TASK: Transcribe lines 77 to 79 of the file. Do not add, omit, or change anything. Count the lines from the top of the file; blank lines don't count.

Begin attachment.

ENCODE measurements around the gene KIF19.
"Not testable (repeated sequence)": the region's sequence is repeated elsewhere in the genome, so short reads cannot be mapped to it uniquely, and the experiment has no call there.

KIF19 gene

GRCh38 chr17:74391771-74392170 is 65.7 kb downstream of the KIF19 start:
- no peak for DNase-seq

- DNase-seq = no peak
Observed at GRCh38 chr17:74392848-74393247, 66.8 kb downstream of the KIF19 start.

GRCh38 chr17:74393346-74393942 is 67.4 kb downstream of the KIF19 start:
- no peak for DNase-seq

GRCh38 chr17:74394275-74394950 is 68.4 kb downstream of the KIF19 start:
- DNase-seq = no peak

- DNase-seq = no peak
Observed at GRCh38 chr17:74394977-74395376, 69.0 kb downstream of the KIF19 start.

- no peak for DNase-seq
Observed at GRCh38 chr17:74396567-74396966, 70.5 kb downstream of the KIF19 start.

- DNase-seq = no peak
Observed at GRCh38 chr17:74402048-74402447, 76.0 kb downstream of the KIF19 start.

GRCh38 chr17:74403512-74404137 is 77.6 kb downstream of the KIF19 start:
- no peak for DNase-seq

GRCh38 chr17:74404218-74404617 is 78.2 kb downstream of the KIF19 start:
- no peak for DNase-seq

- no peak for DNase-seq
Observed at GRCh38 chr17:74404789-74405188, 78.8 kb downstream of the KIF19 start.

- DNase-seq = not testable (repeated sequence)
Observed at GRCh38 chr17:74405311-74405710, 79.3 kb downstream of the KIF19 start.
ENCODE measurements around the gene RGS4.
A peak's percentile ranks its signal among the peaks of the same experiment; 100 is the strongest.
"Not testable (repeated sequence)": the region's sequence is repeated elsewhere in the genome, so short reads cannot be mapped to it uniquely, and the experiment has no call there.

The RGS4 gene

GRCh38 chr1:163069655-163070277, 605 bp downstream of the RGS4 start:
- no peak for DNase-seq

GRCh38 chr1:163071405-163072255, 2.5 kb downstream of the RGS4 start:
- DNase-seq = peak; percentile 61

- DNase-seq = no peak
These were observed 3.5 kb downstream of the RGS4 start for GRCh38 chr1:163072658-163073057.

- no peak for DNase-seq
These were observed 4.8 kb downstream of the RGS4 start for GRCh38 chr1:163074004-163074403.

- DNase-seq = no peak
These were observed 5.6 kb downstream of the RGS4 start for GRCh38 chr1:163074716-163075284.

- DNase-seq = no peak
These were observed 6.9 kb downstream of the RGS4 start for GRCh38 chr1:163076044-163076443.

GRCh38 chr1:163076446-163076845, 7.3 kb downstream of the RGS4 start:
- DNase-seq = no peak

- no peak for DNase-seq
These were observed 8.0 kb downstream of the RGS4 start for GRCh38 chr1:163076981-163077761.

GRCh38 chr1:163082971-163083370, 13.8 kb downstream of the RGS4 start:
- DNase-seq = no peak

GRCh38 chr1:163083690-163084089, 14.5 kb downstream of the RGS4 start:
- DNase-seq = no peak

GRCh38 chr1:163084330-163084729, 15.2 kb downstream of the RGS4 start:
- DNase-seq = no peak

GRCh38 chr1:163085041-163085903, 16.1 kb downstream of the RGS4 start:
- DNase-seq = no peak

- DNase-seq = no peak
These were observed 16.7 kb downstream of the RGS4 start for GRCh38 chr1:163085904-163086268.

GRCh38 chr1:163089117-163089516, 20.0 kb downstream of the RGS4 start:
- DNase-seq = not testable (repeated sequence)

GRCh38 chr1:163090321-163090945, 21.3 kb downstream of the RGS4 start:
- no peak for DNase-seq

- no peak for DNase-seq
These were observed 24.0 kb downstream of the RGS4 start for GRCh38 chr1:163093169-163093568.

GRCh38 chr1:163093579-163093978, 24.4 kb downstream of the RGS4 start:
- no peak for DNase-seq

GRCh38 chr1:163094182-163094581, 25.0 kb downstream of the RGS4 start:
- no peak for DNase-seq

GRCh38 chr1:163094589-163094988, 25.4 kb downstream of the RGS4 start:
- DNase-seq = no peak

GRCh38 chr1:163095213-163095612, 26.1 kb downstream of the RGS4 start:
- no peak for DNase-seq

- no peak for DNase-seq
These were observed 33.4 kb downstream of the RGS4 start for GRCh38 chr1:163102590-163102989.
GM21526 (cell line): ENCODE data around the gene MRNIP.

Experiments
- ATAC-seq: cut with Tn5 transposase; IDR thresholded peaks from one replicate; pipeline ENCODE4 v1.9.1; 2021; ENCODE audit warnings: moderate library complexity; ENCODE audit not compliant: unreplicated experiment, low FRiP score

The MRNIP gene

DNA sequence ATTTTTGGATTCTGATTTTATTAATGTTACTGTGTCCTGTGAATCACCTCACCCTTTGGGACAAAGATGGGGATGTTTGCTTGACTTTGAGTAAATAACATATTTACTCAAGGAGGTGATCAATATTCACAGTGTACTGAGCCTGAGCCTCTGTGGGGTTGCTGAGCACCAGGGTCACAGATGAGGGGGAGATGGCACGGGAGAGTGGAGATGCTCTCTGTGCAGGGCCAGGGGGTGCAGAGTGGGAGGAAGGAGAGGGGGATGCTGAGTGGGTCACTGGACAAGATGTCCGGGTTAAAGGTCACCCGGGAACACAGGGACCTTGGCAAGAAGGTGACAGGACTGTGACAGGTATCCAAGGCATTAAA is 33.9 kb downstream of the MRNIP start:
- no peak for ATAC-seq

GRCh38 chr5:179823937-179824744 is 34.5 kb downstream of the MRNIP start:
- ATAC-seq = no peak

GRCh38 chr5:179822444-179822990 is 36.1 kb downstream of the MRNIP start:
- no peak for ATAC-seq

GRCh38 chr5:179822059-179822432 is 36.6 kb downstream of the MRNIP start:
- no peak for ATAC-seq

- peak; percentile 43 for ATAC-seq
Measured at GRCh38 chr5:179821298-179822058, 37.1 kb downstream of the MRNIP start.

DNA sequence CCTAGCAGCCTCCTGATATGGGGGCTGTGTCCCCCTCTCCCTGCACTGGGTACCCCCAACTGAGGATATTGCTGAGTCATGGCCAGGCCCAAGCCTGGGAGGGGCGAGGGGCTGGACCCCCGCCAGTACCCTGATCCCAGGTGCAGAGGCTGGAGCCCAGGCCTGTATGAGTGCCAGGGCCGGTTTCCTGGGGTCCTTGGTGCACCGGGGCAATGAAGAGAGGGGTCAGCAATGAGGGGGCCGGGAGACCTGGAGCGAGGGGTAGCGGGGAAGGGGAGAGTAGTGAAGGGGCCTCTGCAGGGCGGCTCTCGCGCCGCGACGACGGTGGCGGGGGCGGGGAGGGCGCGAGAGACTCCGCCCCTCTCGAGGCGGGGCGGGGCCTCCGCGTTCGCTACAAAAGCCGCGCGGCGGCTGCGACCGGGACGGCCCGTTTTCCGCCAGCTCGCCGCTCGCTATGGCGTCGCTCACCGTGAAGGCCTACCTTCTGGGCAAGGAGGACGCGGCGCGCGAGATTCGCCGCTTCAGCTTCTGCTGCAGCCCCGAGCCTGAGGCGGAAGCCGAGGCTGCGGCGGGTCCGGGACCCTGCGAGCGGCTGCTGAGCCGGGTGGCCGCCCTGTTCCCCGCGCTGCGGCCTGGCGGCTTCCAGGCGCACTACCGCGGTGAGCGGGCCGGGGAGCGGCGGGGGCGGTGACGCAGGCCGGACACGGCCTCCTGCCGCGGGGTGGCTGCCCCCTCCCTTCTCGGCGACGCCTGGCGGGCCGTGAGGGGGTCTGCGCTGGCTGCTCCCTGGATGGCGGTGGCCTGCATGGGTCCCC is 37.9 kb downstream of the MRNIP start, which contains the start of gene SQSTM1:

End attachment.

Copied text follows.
- no peak for ATAC-seq

GRCh38 chr5:179823937-179824744 is 34.5 kb downstream of the MRNIP start:
- ATAC-seq = no peak